SUNY Upstate is the only school in Upstate that offers the program; starting salary locally is about $80,000
By Deborah Jeanne Sergeant
Most laymen don’t know that a perfusionist is the person who operates heart and lung equipment and monitors patient vitals during major surgery or while they await healing or major organ transplant. Though not a well-known title, the position is hard to fill, like many health care specialties.
“The specialized positions in a hospital setting are in great demand,” said Natasha Glynn, director of health care staffing for CPS Recruitment in Liverpool. “There are only so many who do specialties.”
She said that many hospitals fill in their specialty positions with temporary workers while they search for permanent candidates, perhaps hoping the temps will “fall in love with the area and want to stay.”
Staffing agencies also help fill the gaps.
Glynn believes that part of the reason for the growing need for advanced health care workers is the aging baby boomer population. Along with other health issues, heart and lung issues need surgical intervention and thus would require perfusionists.
SUNY Upstate offers the only training for perfusion in the state, except for the program in Long Island. According to Bruce Searles, an associate professor and chairman of the department of cardiovascular perfusion at SUNY Upstate, only 16 schools nationwide teach perfusion and they produce 120 graduates per year. At Upstate, about 70 people apply for the six to seven openings for new perfusion students each year.
“Employers have quite a shortage,” Searles said. “All of our graduates in this program get jobs, many before they graduate. There are dozens of open positions in Central New York.”
He attributed the shortage to the number of retiring perfusionists, rather than a lack of interest in the career path. Although enlarging the program at SUNY Upstate and other schools may seem an easy solution, Searles said that the school focuses on quality rather than quantity.
“It’s discouraging to me as a program director to hear people say ‘We’ll hire any graduate and train them,’” Searles said. “An issue with such a young field is we went from no training to on-the-job formalized training to the curriculum we have now. Some busy heart centers have schools and have been around a long time, but there are big cracks in the process.
“The career as a whole is just over 50 years old. Some remember being trained in the hospital by their surgeon.”
SUNY’s 21-month program requires a bachelor’s degree, though not necessarily in medicine (though that certainly helps).
“We’ve even had people with a bachelor’s in English,” Searles said, “but a background in nursing, anatomy or biology is best. We cast a wide net and sort out the net later.”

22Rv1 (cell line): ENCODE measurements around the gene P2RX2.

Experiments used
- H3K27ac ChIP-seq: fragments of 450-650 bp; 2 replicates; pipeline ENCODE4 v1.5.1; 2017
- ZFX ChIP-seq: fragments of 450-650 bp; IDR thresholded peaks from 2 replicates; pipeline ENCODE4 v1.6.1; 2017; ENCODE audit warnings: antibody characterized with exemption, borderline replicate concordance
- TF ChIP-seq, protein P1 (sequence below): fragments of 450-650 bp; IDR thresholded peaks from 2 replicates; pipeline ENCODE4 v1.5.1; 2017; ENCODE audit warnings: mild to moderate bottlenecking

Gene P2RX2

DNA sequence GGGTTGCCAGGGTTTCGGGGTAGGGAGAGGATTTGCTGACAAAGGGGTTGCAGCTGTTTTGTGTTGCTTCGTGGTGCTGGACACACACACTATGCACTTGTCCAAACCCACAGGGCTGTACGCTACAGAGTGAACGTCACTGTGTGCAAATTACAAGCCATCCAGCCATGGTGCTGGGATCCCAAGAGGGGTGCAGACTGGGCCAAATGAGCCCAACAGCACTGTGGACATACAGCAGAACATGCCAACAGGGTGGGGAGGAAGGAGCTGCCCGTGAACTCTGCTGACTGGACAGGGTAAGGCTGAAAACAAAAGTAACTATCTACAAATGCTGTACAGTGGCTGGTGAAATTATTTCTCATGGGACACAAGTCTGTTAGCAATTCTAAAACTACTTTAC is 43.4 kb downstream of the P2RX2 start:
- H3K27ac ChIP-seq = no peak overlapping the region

The applicants’ personality type matters also. Searles said that those who can remain calm and pay attention to details over a long period of time perform better. He likens it to the same skills as required for flying a plane, along with monitoring lots of technical and physiological data.
After completing the coursework successfully, students sit for two certification examinations offered by the American Board of Cardiovascular Perfusion, offered every six months online at testing centers. Those who pass both tests are credentialed as a “certified clinical perfusionist.”
Starting salary locally is about $80,000. Those who are on-call or work in more urban areas can make about $100,000 within a few years.
“Their employment is a matter of life or death,” Searles said. “You have to be ready for emergency. Be prepared every day for the most unlikely event. It can be stressful, but with proper training and experience, you have confidence to know whatever goes wrong, you can solve it.”
He compared the risks to that of driving a car. Many things can go wrong on a serious level, but most of the time, it doesn’t, and the proper precautions reduce the risk.
In addition to managing job related stress, perfusionists must also feel comfortable with a varied schedule. Emergencies can pop up at any time, requiring a level of flexibility from perfusionists. A scheduled eight-hour shift can change to a 16-hour shift with little notice.
“If you really want a predictable life, knowing you’ll punch out at 3:30 every single Thursday for 25 years, this is not the right job,” Searles said.
Despite the stress and scheduling demands, Searles said that the work is “extremely satisfying.”
Though he spends plenty of time at the college, he also maintains his skills and credentials in the OR.
“I never have to wonder if what I did that day was important,” Searles said. “All cardiac patients consider they might not wake up. I make sure they do wake up. Sometimes the work is easy, sometimes it’s hard but it really matters to the patient. They come in sick but go home with a better quality of life.”